Thousands of thoughts enter our minds every day, and some are distinctly unwelcome—unpleasant ruminations on what we did yesterday...or fears about what might happen tomorrow.
No one escapes such thoughts altogether but sometimes they take on a particularly troubling and persistent quality.
You can defend yourself against such painful obsessions by understanding why you have them and what steps you can take to eliminate them.
Am I Obsessing?
Ordinary worries shift frequently—you worry that you're not dressed warmly enough and will get sick...or you fret about running out of money when you get your credit card statement. But then your mind moves on.
Obsessions, on the other hand, have a fixed quality with the same fearful thoughts recurring over and over, sometimes for years. The threat of harm sometimes to oneself, but many times to others—is one common theme.
Examples: You're afraid that you'll forget to turn off the stove, cause a fire and burn down your house...or afraid that you'll fall under the spell of an uncontrollable impulse, and attack and hurt someone you love.
Often the harder you fight obsessions, the more frequently they return and the longer they stay in your mind.
Here's why: Experiments show that people are generally not successful at suppressing ordinary thoughts on command, let alone obsessions. In fact, trying to drive away a thought actually pour energy into it and keeps it alive.
Example: If someone tells you, "Don't think about red turtles. Think about anything else, but not red turtles...," the image becomes difficult to suppress. And if you were told that thinking about red turtles would put your family in grave danger, the image would probably haunt you even more.
The Power Of Acceptance
As illogical as it may seem, to get rid of obsessions, you must accept them. This doesn't mean believing them. To the contrary, it's essential to recognize that thinking about something won't make it happen.
Rather than running from obsessions, you look at what's happening objectively. For example, "Okay, I'm having this thought, and it is alright." Believe it or not, your fear diminishes, and its grip on you begins to loosen- even if just a little.
With time, you will discover that even when you don't fight the unpleasant thought, you do not, in fact, follow through on it. Other strategies to help you gain control…
Postponement. When a familiar obsession enters your mind, instead of trying to drive it away forever-what you've probably tried and failed to do so many times before make a compromise.
Tell yourself you'll pay full attention to the thought-only sometime later. Put it off, maybe for just five or 10 minutes at first.
Return to whatever you're doing, and set a timer, if you wish, for obsessing. When the time comes, let yourself obsess. Or if you can, put it off again.
In so doing, you've exerted some level of control over obsessing and have broken the pattern of automatically obsessing as soon as the thought enters your mind.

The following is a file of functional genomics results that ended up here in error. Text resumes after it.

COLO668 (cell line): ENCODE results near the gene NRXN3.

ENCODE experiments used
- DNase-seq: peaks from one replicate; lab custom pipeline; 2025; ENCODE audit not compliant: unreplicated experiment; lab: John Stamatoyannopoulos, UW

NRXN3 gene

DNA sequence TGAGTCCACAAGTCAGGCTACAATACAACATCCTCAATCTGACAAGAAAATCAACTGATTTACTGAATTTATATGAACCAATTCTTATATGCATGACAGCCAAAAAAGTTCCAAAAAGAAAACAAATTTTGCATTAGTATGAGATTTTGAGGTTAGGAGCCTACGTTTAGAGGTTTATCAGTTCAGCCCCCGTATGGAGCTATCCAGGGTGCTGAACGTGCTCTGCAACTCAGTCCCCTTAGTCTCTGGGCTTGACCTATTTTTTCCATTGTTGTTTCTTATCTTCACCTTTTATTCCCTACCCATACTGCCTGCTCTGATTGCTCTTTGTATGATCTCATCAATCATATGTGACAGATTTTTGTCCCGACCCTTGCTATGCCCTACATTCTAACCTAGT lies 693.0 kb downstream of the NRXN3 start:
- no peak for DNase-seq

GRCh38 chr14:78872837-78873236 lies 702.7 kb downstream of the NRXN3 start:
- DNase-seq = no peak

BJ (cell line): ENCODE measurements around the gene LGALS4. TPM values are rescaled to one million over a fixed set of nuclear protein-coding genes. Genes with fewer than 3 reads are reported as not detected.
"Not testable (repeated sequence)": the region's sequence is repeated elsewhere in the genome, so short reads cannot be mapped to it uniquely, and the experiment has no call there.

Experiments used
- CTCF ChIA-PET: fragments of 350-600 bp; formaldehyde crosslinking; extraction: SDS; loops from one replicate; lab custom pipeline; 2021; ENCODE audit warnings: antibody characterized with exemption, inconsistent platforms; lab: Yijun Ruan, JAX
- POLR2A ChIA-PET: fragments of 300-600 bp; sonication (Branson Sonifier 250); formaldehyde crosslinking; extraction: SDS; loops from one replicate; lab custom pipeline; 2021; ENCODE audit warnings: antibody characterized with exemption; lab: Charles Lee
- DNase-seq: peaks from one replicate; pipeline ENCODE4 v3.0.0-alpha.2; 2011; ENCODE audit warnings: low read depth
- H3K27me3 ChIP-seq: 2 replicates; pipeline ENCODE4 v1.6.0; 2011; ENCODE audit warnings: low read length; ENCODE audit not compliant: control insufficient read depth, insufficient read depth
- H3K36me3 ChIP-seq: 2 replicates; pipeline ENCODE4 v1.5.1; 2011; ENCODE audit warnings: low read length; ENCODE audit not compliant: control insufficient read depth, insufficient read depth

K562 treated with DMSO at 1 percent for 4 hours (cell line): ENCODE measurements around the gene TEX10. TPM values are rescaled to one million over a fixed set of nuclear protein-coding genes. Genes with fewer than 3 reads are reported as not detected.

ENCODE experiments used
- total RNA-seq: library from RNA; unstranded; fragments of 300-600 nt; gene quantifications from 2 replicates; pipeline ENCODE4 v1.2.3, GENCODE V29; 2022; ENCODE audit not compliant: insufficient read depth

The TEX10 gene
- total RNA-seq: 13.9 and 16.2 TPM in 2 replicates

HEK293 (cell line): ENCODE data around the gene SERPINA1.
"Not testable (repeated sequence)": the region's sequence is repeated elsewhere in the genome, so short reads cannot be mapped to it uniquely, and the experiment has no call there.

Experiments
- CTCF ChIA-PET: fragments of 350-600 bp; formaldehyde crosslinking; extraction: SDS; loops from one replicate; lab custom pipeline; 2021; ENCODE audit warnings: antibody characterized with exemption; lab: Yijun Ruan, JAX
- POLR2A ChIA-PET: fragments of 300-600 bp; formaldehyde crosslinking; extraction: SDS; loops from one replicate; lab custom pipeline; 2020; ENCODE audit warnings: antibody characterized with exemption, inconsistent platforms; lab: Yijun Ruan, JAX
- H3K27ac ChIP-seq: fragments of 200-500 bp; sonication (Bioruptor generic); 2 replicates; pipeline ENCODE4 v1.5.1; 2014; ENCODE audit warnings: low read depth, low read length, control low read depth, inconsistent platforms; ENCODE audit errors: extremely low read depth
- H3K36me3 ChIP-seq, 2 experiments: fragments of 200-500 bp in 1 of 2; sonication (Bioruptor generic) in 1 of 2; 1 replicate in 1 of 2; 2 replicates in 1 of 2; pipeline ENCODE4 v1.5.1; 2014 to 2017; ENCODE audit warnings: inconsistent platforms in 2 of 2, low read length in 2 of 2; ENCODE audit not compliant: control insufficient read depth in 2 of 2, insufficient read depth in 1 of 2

.Worry time. Make a commitment that at a certain time each day, you'll sit down for 15 minutes and do nothing else but think about your obsession. Turn it over in your mind again ...and again. You'll be surprised how hard it is to obsess, nonstop, for all that time. By giving it your undivided attention, you'll also see how irrational the worry is.
The best technique to get over your obsessions is called exposure therapy. The basic principle-when you face what you're afraid of, the fear fades away.
How it works: Using a tape recorder, describe what you're worried about. Narrate in detail, moment by moment, exactly what happens in your fantasy…
"I'm driving my car, and I feel that I have driven over a bump on the road. I think that I might have inadvertently run over a person. I want to stop driving and check, but I decide not to yield to my obsession. I continue to drive. Then I see a police car behind me, and the police officer pulls me over and I am arrested for hit and run. I am put in jail. My wife and parents disown me."
It can't get much worse than that, can it? Play the tape, over and over, for 45 minutes each day. Let the terrible feelings it provokes wash over you...watch them crest, then recede. After five to 10 repetitions, you'll no longer respond to the terrible thoughts.
Alternative: Write down the scenario in full detail. Read the story to yourself repeatedly, for 45 minutes each day.
Sometimes obsessions are too powerful to conquer on your own. You've used self-help techniques for several weeks or months, and your obsessions still impair your ability to enjoy life. In this case, psychotherapy can be extremely helpful.
Medications, typically selective serotonin reuptake inhibitors (SSRIs), such as fluoxetine (Prozac) and paroxetine (Paxil), work too, often in conjunction with therapy.
To find a mental health professional who can provide some assistance, contact the Obsessive-Compulsive Foundation, 203-4012070, www.ocfoundation.org.
When Rituals Become Compulsions Approximately 3.3 million American adults have obsessive-compulsive disorders (OCD), according to the National Institute of Mental Health (NIMH).
However, these people usually respond well to treatment with medication or carefully targeted psychotherapy.
OCD symptoms include anxious thoughts or rituals that you feel you can't control. If you have OCD, you may be plagued by persistent, unwelcome thoughts or images (the obsession) or by the urgent need to engage in certain rituals (the compulsion), such as repeated hand-washing because of an obsession with germs or dirt.
Feelings of doubt and the need to check things repeatedly are also common. Depression or other anxiety disorders may accompany OCD.
In addition, people who have OCD may avoid situations in which they might confront their obsessions, or they may try unsuccessfully to use alcohol or drugs to calm themselves.